Zurich mandates organic food for hospitals, schools and cafeterias

Hospitals, schools, canteens and a range of other venues in Zurich will need to ensure the majority of their food is organic, after the council passed an initiative.

Organic food will become mandated in the canton of Zurich. Photo by Brad on Unsplash
Organic food will become mandated in the canton of Zurich. Photo by Brad on Unsplash

The initiative, passed on Wednesday by 71 votes to 41, stipulates that at least 50 percent of the offerings must be organic. 

It applies to retirement and care centres, hospitals, day care centres, schools, canteens and cafeterias. 

QUIZ: Would you pass Zurich’s Swiss citizenship test?

Environment and Health Director Andreas Hauri acknowledged that there may be some problems in converting over to organic food, but said he was “convinced we can still increase the proportion”. 

The city said it will now begin to examine how it can boost the proportion of organic foods to the required levels. 

The city’s nutrition strategy already calls for a greater amount of food from the surrounding region, but had previously been silent on the amount of organic food that should be included. 

While the initiative passed, there was some opposition from the right-wing Swiss People’s Party (SVP). 

The SVP said the change was “far removed from decency and reality”, arguing that it sent the wrong signals to developing countries. 

READ MORE: Will Switzerland be able to feed itself in the future?

The initiative is “an affront to people in poor countries who do not know how to feed themselves” said the SVP’s Johann Widmer. 

The Free Democratic Party (FDP) also opposed the change, saying it was unclear how the new standards would be implemented. 

Martina Zürcher asked how the 50 percent requirement should be measured. 

“In kilograms? In francs?” she said. 

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Zurich tops worldwide ranking of cities at risk of housing bubble

Only two cities - Switzerland's Zurich and Japan's capital Tokyo remain at risk of a housing bubble, according to a new ranking.

Zurich tops worldwide ranking of cities at risk of housing bubble

The UBS Global Real Estate Bubble Index 2023 found that only these two cities remain in the bubble risk category, down from nine cities a year ago. Zurich had the highest score of 1.71, while Toyko scored 1.65

It means that house prices are grossly overvalued in Zurich. But, according to the study, rental prices in the Swiss city are rising even faster than real estate. Rent increases of five percent are possible in the next years, UBS real estate experts say.

In the comparison of 25 cities worldwide, home prices fell by five percent between mid-2022 to mid-2023.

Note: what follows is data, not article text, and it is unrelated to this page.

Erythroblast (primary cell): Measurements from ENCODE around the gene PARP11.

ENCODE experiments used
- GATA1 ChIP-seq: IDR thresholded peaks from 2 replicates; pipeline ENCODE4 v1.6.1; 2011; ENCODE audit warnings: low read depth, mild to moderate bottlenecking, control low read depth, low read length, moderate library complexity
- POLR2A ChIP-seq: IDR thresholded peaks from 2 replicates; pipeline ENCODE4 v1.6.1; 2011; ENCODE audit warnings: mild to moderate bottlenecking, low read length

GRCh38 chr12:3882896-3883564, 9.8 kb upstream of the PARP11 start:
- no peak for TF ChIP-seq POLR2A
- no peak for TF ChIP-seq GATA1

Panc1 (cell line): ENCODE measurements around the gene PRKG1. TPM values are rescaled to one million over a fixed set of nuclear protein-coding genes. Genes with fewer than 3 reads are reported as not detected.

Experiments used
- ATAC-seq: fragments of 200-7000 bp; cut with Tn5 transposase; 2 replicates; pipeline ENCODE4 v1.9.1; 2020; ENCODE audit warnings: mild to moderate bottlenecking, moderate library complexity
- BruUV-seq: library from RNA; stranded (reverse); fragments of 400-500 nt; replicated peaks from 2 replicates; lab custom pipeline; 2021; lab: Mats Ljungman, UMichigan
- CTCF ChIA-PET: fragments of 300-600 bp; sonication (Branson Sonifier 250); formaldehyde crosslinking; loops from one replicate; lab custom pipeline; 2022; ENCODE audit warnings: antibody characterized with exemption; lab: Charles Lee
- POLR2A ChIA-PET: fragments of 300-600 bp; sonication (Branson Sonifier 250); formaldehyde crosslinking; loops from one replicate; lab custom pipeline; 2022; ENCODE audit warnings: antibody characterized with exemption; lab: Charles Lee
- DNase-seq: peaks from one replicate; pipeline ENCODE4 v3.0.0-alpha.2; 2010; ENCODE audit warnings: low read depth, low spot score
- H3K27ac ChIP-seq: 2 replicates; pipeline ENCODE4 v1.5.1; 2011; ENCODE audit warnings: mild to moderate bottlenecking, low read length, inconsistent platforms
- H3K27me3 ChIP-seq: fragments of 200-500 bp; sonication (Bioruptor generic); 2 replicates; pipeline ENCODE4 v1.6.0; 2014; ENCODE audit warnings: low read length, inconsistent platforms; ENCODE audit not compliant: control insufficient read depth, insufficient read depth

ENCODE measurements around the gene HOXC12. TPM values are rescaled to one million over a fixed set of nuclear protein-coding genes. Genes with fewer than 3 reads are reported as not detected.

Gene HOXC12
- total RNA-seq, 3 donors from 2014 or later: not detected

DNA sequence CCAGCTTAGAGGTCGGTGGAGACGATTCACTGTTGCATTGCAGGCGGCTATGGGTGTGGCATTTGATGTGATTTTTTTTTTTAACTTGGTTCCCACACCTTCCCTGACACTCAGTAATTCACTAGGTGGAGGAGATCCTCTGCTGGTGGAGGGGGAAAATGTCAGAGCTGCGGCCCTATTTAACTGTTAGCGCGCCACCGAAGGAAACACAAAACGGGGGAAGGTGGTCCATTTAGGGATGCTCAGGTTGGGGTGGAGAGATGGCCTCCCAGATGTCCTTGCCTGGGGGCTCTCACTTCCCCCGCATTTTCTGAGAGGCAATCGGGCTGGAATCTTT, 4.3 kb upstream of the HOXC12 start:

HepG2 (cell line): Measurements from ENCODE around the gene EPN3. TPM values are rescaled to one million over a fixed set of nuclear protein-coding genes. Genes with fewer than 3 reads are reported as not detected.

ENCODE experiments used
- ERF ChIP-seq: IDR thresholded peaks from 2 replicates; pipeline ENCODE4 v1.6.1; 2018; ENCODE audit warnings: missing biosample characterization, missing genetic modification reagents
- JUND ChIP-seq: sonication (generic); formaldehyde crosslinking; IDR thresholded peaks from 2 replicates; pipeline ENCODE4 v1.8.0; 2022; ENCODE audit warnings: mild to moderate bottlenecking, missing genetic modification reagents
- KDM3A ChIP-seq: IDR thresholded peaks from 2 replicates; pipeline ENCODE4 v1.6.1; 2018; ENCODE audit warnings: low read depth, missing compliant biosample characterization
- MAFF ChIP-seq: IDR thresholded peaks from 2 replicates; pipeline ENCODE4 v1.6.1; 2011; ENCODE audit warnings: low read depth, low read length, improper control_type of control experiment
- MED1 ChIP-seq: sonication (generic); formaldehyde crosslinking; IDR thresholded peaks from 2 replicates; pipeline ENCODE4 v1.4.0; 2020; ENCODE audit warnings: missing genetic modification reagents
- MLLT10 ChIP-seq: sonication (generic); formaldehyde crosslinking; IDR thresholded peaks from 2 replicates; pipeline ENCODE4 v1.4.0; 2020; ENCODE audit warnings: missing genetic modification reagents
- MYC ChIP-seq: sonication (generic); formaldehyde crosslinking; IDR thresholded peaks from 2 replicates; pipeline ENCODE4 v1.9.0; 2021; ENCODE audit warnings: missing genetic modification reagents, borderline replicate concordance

Last year, Toronto topped the ‘bubble risk zone’ in the ranking complied by UBS. It was followed by Frankfurt, Munich, Hong Kong, Vancouver, Amsterdam, and Tel Aviv. Although property in these cities remain high, they have dropped into the ‘overvalued’ category as the price boom has ended, according to UBS.

The housing markets in Miami, Geneva, Los Angeles, London, Stockholm, Paris, and Sydney remain overvalued according to this year’s ranking. 

The financial giant put the movement down to the surge in inflation and interest rates which have “led to a sharp decline in imbalances in the housing markets”.

However, UBS points that these changes have not been enough to “meaningfully improve affordability”.

On average, the amount of living space that is financially affordable for a skilled service worker is still 40 percent lower than before the pandemic began.

UBS added that the next property boom is already on the horizon as housing shortages get worse and fewer building permits are issued, particularly in European cities.

Matthias Holzhey, lead author of the study at UBS Global Wealth Management, said: “Housing demand continues to accumulate and prices may rebound as soon as financial conditions for households improve.”

What’s happening in Zurich’s housing and rental market?

A housing bubble is a market condition where prices rise beyond what most believe is reasonable or sustainable.

UBS found that home prices in Zurich continued to rise in 2023 even if it has been a slower pace than previous years. 

Compared to 10 years ago, prices are now 50 percent higher. Property owners have no pressure to sell, which is why prices remain high, according to UBS real estate experts.

READ ALSO: Where property prices are rising the most in Switzerland

However, due to rising financing costs with higher mortgage interest rates, the supply of properties for sale has increased. Plus, there is a lot of construction going on in Zurich. UBS therefore assumes that the price hikes will stablise and the risk of a bubble will decrease, with Zurich likely to come out of the bubble zone in two years.

Meanwhile, rents have “accelerated sharply”, according to the ranking – and have even risen faster than house prices. 

Compared to the previous year, rents are now nine percent more expensive – the strongest hike in Switzerland.

Rental prices are likely to remain high due to the lack of housing and population growth. Price increases of three to five percent are possible per year, said UBS. 


What’s happening elsewhere in Switzerland?

According to UBS, house prices in Geneva are less than 20 percent higher than 10 years ago and stagnated between mid-2022 and mid-2023.

“Although the city benefits from its international status, the economic outlook is mixed, and population growth remains subdued as out-migration to more affordable regions is significant,” said UBS in the study.